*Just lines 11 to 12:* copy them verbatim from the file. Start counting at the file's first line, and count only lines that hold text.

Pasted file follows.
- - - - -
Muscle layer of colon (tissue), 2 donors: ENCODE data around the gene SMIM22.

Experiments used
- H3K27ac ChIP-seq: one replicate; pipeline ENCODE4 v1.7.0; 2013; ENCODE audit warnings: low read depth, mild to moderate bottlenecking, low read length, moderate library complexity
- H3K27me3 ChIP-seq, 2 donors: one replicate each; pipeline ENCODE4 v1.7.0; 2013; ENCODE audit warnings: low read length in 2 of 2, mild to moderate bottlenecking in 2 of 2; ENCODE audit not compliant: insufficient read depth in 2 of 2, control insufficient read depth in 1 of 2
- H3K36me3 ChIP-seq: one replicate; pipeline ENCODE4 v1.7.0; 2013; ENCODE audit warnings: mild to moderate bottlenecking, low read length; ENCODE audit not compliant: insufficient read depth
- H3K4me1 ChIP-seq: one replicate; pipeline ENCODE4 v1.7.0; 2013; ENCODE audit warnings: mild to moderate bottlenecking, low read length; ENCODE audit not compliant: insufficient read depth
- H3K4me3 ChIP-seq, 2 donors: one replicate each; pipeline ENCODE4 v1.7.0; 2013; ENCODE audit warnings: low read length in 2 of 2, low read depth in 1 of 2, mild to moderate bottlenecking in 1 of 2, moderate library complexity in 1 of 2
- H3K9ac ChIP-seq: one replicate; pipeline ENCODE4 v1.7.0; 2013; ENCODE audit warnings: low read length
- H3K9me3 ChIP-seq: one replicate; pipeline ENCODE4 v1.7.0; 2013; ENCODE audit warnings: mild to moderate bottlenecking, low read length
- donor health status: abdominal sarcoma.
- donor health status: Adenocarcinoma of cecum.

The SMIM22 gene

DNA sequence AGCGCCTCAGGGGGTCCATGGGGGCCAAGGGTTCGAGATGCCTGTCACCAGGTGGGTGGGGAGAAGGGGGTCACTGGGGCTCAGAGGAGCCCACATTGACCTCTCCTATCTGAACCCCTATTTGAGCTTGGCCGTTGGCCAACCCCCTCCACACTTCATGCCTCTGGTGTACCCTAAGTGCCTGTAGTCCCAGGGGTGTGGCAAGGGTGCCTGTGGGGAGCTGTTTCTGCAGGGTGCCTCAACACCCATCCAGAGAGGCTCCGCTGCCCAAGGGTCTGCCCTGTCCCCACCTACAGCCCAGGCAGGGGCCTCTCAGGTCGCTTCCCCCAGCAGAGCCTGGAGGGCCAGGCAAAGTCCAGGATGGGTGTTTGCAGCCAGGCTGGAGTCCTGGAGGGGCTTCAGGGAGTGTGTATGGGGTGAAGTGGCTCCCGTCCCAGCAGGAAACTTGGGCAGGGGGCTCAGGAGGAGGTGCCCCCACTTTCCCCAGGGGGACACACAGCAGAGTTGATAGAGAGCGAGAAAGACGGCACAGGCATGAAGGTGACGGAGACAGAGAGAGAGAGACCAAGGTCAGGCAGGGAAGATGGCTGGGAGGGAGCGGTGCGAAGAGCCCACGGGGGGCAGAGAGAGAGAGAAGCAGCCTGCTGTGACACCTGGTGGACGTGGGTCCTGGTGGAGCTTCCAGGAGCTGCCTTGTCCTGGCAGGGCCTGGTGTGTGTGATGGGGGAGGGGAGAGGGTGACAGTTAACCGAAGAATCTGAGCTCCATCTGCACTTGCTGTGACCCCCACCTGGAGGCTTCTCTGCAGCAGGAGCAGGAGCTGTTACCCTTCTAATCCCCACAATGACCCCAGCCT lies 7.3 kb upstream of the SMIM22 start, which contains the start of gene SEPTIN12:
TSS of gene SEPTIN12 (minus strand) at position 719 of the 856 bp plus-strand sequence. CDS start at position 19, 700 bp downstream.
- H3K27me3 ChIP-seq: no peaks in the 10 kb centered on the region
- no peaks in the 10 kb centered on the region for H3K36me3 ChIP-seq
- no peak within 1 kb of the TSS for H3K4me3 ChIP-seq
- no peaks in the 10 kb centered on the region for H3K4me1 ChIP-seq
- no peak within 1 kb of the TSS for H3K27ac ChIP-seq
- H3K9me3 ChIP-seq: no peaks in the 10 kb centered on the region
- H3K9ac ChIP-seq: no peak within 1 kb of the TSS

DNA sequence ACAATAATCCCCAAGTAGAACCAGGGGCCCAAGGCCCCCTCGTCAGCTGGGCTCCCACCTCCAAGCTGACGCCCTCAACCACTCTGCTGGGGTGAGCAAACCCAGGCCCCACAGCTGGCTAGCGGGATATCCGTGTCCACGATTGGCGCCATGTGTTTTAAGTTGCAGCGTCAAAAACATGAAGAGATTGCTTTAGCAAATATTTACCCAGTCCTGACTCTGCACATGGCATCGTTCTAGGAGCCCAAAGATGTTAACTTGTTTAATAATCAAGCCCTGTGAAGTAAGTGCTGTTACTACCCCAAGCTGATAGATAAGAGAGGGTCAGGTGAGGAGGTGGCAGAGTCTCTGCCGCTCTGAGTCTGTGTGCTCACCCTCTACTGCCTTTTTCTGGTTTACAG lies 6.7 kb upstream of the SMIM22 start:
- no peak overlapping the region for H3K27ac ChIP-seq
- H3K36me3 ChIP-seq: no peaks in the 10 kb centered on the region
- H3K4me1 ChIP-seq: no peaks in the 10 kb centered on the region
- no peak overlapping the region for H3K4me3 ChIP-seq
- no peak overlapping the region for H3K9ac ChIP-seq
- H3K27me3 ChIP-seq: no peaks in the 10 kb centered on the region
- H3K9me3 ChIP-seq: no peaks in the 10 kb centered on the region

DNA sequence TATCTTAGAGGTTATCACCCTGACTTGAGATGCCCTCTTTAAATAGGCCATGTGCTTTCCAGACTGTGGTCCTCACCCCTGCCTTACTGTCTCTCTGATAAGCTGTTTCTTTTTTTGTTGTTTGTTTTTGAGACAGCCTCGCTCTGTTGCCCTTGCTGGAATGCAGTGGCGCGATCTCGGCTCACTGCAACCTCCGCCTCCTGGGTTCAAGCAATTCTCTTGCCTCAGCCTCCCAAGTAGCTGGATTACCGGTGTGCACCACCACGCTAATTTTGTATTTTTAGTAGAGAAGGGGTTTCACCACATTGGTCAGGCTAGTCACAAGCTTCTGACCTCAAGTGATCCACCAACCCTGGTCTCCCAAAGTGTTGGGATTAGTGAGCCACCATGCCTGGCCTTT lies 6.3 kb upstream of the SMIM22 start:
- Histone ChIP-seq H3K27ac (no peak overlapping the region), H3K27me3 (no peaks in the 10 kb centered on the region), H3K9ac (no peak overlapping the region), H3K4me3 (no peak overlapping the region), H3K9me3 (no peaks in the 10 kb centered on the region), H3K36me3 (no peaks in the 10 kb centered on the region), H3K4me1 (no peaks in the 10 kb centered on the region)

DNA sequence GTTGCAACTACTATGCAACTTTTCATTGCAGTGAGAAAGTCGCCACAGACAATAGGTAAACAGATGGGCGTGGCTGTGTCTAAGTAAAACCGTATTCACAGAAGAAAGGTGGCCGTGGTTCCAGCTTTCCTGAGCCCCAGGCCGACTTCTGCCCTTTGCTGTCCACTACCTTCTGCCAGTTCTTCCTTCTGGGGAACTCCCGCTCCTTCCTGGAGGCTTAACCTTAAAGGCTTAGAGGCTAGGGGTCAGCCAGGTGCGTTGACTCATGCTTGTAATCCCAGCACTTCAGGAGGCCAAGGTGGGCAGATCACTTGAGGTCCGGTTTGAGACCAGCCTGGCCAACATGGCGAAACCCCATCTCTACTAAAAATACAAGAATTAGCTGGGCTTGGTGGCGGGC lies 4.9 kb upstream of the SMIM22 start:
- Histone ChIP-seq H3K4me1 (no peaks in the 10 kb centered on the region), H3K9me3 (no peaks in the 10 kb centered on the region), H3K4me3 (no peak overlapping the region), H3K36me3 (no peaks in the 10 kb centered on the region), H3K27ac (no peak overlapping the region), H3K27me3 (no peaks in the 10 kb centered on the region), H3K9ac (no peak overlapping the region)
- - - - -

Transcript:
- donor health status: Adenocarcinoma of cecum.

The SMIM22 gene